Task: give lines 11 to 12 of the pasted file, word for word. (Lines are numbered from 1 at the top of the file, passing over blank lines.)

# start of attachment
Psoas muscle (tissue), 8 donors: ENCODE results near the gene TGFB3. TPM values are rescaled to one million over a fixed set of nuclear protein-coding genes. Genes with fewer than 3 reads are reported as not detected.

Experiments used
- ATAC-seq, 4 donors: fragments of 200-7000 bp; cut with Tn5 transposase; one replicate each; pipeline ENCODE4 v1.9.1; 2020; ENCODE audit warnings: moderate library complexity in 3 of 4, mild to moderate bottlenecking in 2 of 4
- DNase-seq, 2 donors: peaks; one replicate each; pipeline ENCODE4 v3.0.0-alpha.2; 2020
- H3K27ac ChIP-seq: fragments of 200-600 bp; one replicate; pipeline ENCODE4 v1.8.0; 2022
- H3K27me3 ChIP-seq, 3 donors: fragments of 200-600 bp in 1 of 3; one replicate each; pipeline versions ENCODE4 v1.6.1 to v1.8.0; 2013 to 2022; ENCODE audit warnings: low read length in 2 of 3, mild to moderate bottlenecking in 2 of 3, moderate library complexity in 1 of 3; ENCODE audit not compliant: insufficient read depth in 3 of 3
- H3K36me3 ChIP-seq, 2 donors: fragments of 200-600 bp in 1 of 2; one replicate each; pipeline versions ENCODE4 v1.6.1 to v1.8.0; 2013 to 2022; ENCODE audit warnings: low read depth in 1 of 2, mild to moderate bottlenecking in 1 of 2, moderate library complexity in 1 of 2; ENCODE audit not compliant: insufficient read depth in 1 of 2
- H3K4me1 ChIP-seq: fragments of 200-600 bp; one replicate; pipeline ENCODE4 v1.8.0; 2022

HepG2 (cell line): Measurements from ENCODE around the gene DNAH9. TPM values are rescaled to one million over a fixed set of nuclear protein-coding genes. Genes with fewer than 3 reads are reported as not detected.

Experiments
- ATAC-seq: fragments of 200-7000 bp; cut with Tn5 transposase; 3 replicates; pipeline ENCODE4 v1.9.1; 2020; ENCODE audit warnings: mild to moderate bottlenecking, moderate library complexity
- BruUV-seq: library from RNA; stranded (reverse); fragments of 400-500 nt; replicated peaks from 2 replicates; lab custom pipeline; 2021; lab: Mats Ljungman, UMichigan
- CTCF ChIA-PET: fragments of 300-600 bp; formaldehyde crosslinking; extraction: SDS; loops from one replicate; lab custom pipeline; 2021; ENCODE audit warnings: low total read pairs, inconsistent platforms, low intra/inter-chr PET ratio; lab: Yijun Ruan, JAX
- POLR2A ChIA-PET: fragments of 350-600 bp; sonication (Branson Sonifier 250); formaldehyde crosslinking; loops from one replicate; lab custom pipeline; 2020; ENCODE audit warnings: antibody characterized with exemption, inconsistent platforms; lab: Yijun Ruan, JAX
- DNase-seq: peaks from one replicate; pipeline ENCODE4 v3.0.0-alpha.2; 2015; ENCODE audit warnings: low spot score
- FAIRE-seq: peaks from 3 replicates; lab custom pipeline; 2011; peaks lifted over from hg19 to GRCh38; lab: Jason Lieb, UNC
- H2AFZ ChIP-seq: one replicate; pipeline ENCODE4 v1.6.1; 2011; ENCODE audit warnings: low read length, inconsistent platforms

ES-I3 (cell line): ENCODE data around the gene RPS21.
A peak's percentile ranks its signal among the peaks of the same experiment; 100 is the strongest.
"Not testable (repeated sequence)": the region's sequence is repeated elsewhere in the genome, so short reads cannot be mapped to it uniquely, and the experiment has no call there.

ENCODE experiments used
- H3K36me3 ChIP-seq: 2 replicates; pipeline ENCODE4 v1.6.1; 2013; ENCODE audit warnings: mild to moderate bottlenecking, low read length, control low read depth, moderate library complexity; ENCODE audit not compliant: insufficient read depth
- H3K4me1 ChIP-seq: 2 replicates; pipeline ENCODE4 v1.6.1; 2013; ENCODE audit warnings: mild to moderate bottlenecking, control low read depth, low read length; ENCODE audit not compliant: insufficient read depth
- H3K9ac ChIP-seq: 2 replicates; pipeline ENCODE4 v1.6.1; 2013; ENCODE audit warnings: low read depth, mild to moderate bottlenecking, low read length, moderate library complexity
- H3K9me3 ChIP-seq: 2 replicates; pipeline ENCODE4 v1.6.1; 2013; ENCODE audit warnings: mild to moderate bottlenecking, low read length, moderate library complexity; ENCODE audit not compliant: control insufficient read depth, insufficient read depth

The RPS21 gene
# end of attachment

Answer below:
- ATAC-seq: fragments of 200-7000 bp; cut with Tn5 transposase; 3 replicates; pipeline ENCODE4 v1.9.1; 2020; ENCODE audit warnings: mild to moderate bottlenecking, moderate library complexity
- BruUV-seq: library from RNA; stranded (reverse); fragments of 400-500 nt; replicated peaks from 2 replicates; lab custom pipeline; 2021; lab: Mats Ljungman, UMichigan